WINDSOR, N.S. — The five provincial Progressive Conservative leadership candidates and their respective entourages arrived at the Hants County War Memorial Community Centre in Windsor recently to prove to party voters that they’re the right person for the top job — the leader of the opposition.
Approximately 30 people listened on as the candidates discussed several topics June 7, including the one issue that’s on everybody’s mind — healthcare.
Herman McLellan, who lives in East Hants and is a frequent PC party member and supporter, said he came to the debate to hear the candidates speak first hand.
“Trying to get the right leader for the party, I’m down to two candidates as of now,” McLellan said before the debate. “I’m thinking Tim Houston or John Lohr.”
McLellan said both candidates are good at interacting with the public and have a lot of political experience.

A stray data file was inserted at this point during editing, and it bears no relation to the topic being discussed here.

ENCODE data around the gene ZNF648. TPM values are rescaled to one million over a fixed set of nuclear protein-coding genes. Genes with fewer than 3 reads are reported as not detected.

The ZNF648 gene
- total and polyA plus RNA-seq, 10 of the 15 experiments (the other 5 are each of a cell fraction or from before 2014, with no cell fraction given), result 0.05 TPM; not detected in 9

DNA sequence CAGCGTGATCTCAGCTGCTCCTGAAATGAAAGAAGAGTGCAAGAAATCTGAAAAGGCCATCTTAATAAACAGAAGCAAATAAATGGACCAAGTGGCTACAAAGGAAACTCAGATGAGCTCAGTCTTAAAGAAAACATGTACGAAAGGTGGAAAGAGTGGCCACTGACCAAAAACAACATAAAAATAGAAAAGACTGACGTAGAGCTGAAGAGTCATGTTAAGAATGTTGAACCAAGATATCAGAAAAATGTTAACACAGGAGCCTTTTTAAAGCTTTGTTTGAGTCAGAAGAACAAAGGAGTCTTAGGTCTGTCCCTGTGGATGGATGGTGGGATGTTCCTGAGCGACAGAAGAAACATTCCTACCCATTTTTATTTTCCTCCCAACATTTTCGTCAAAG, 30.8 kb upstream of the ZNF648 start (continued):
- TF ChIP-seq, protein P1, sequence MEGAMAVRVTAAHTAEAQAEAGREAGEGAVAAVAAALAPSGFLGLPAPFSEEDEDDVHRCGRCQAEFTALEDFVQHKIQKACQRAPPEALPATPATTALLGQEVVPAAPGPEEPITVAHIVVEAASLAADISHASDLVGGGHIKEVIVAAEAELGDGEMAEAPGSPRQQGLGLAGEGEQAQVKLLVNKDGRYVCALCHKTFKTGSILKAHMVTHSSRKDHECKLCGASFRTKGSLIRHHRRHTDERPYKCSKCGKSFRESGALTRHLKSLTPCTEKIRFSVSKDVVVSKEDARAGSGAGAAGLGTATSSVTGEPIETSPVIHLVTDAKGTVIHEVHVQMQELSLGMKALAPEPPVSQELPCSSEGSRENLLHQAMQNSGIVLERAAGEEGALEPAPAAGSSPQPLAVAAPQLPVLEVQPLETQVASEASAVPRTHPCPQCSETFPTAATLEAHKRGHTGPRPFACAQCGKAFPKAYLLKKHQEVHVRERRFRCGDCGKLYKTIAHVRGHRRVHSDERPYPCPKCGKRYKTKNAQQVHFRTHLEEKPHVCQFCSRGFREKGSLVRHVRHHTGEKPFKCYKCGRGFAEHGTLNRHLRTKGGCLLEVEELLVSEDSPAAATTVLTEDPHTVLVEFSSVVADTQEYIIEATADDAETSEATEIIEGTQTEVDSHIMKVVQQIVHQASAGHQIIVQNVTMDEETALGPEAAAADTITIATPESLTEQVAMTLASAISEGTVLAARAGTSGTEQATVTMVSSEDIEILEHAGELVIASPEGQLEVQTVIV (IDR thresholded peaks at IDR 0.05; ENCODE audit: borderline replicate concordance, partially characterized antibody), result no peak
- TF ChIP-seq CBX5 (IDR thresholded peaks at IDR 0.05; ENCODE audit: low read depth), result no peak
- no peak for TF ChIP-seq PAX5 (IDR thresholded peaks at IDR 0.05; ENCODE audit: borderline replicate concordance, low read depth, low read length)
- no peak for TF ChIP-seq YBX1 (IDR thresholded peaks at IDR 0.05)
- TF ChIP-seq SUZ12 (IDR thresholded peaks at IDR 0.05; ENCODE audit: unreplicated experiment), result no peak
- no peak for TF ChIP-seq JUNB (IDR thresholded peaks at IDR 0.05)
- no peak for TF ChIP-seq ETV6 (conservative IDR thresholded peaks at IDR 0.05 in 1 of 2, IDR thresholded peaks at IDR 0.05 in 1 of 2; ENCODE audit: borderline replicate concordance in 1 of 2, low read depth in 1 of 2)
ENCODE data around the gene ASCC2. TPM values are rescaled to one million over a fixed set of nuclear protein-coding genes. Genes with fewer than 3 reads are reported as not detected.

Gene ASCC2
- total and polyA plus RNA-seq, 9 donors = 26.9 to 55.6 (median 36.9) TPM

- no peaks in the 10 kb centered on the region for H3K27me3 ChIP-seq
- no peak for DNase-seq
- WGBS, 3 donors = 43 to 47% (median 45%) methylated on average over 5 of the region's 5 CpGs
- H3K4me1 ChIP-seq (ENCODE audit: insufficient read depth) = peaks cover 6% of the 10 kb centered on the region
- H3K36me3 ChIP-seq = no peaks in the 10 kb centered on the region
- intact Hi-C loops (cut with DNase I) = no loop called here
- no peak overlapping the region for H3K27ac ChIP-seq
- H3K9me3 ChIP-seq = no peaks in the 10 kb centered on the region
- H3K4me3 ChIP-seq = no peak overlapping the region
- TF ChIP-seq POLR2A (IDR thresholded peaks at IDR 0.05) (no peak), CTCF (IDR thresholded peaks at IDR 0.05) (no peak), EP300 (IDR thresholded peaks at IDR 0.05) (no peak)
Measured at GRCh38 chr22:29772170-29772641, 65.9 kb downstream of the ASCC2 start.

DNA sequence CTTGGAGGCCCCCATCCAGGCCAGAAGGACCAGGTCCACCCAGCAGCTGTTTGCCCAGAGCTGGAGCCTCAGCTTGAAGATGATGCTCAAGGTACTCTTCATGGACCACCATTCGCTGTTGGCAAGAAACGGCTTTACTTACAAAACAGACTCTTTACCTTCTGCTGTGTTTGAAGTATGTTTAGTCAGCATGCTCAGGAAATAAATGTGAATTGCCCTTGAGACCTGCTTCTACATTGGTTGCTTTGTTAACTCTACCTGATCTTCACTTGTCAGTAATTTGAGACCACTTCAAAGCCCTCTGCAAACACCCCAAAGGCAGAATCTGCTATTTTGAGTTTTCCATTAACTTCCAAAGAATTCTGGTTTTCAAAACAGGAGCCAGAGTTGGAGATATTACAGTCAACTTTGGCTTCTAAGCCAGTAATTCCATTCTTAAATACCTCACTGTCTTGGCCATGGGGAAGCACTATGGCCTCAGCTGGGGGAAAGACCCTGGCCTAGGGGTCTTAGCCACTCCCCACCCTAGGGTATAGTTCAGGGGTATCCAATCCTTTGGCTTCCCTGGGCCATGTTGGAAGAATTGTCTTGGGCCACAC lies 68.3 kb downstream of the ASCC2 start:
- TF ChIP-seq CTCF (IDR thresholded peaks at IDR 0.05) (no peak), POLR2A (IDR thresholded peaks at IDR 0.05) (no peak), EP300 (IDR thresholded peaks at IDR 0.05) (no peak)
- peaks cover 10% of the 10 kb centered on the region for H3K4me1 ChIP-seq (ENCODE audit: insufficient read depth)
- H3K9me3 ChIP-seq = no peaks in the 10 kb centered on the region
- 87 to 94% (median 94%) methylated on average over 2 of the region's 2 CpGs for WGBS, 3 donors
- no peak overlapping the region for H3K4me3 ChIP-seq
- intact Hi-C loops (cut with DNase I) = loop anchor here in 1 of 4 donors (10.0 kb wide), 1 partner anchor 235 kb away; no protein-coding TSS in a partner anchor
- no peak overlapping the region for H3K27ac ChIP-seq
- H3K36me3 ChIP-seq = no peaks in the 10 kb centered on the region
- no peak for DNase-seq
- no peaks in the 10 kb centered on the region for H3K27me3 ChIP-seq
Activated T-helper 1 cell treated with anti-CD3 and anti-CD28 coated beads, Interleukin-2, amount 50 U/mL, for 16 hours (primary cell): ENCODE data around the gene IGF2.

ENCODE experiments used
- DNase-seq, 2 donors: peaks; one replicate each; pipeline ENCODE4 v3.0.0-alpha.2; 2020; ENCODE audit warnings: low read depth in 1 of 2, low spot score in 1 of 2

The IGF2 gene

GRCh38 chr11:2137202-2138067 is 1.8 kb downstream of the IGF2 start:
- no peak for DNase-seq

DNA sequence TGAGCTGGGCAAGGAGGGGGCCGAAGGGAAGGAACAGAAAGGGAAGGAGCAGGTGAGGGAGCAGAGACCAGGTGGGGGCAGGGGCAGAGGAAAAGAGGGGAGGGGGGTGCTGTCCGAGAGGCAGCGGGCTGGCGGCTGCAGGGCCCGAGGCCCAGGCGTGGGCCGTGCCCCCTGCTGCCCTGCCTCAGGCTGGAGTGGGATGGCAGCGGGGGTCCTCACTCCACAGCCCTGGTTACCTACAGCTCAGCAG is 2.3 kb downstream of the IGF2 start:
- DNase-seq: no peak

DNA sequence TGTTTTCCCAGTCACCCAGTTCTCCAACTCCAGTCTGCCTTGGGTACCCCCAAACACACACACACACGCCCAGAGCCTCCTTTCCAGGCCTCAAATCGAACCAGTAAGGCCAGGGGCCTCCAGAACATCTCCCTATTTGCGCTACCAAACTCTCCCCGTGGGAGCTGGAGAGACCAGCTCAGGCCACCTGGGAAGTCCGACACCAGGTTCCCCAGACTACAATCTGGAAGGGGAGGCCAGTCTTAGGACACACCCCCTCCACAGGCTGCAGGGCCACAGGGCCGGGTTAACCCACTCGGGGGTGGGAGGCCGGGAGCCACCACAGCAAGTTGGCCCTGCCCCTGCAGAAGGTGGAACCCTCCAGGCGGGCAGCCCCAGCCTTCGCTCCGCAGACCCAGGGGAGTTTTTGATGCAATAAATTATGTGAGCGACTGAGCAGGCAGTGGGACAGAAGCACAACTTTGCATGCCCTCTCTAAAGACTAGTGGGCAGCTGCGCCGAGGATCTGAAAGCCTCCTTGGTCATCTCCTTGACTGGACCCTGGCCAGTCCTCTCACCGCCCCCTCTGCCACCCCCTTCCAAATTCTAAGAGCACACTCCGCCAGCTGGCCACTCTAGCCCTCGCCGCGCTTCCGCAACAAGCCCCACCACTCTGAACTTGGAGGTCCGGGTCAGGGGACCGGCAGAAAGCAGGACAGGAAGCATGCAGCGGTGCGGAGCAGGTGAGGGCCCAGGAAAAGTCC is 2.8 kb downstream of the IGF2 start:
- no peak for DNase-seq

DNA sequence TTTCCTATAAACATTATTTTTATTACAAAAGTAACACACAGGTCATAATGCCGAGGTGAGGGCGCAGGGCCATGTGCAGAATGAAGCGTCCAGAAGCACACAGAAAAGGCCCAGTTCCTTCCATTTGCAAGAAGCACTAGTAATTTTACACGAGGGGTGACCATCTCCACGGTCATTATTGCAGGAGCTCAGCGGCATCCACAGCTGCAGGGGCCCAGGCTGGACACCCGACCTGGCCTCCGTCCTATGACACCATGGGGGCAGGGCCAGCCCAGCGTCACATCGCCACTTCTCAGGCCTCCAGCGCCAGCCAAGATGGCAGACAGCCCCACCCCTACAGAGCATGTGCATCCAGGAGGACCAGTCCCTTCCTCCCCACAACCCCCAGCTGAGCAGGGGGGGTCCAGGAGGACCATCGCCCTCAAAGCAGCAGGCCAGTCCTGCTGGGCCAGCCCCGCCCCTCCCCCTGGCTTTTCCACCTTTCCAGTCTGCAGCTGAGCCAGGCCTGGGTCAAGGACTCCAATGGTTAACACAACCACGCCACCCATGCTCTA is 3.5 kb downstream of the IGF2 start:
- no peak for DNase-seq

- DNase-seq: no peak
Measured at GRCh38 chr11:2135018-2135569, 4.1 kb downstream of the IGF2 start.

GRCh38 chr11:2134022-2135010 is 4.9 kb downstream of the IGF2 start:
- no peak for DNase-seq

“I think either one of them would be very representative of the PC Party.”
Other undecided voters said their priorities for selecting a new leader would be somebody they think can address the healthcare issues in the province, while also standing by conservative principles.
The leadership campaign has been an oddly exciting event, something that is fairly uncommon in Nova Scotia party leadership races.
Julie Chaisson, executive director of the Halifax Seaport Farmers’ Market and former candidate for the riding of Chester/St. Margaret’s in 2017, announced her intention to run in February, bringing the slate to five candidates.
A new leader for the PC party will be selected in October.
Karla MacFarlane is serving as the party's interim leader in the legislature.